The most impressive number is this one - 250% more business value generated by enterprises with a high level of data maturity. It's important to see mentioned data maturity and not any technological maturity, so these are not necessarily organizations that are fully digitally transformed, that have fully migrated to the cloud, that have data mesh or data fabric architecture or just created their data lakehouse. These are organization with a high level of Data Maturity. These are data-driven businesses, working with business-driven data. These are organizations that can get breakthrough improvements not just through their data, but mostly through the way they manage and explore their data.
In the modern world of business, data holds the key to success – but only if you know how to use it to your advantage. A study from Forbes Insights discovered that poor-quality data or the mishandling of data can leave businesses at risk of monumental failure. Moreover, poor data quality management currently costs businesses a combined total of $9.7 million per year. To harness the insights readily available at their fingertips and convert them into initiatives that set them apart from their competitors, companies must leverage superior analytical tools, resources, and platforms. Enter embedded analytics and embedded business intelligence.
Artificial intelligence (AI) is probably the most important new technology today. It has clear use cases, and the value that it's produced so far is indisputable – just think of the digital assistant on your phone, driverless cars, even Gmail uses it. With AI becoming more established, many organizations are starting to get access to and try their hand at running artificial intelligence initiatives. The business world is after all similar to an arms race, and having the latest'weapon' to help you get ahead of competitors is an irresistible prospect. The reason is that while successful, well-known AI projects may be capturing headlines (along with CIOs' dreams of digital transformation), the technology remains challenging.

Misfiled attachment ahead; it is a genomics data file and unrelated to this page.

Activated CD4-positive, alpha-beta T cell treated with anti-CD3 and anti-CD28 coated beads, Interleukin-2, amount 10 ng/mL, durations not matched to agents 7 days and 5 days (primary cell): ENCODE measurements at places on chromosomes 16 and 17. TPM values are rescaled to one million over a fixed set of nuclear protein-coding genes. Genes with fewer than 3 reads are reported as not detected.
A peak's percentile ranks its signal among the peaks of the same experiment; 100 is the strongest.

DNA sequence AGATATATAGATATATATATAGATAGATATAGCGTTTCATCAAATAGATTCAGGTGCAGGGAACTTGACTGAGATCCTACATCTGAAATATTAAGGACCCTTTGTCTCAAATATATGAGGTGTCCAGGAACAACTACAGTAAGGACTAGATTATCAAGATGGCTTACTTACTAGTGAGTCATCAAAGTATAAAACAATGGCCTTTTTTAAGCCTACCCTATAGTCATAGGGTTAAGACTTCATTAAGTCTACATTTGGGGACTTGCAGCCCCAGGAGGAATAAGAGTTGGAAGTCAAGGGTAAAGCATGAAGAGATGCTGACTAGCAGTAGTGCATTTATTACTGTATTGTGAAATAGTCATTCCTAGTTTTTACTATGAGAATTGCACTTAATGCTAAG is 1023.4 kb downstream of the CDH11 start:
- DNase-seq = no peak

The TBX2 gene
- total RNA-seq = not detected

Digital transformation is the profound transformation of business and organizational activities, processes, competencies and models to fully leverage the changes and opportunities of a mix of digital technologies and their accelerating impact across society in a strategic and prioritized way, with present and future shifts in mind. While digital transformation is predominantly used in a business context, it also impacts other organizations such as governments, public sector agencies and organizations which are involved in tackling societal challenges such as pollution and aging populations by leveraging one or more of these existing and emerging technologies. In some countries, such as Japan, digital transformation even aims to impact all aspects of life with the country's Society 5.0 initiative, which goes far beyond the limited Industry 4.0 vision in other countries. In the scope of this digital transformation overview, we mainly look at the business dimension.
When it comes to implementing and managing a successful BI strategy we have always proclaimed: start small, use the right BI tools, and involve your team. We know that the best approach is an iterative and flexible approach, no matter the size of your company, industry or simply a department. When encouraging these BI best practices what we are really doing is advocating for agile business intelligence and analytics. That said, in this article, we will go through both agile analytics and BI starting from basic definitions, and continuing with methodologies, tips, and tricks to help you implement these processes and give you a clear overview of how to use them. In our opinion, both terms, agile BI and agile analytics, are interchangeable and mean the same.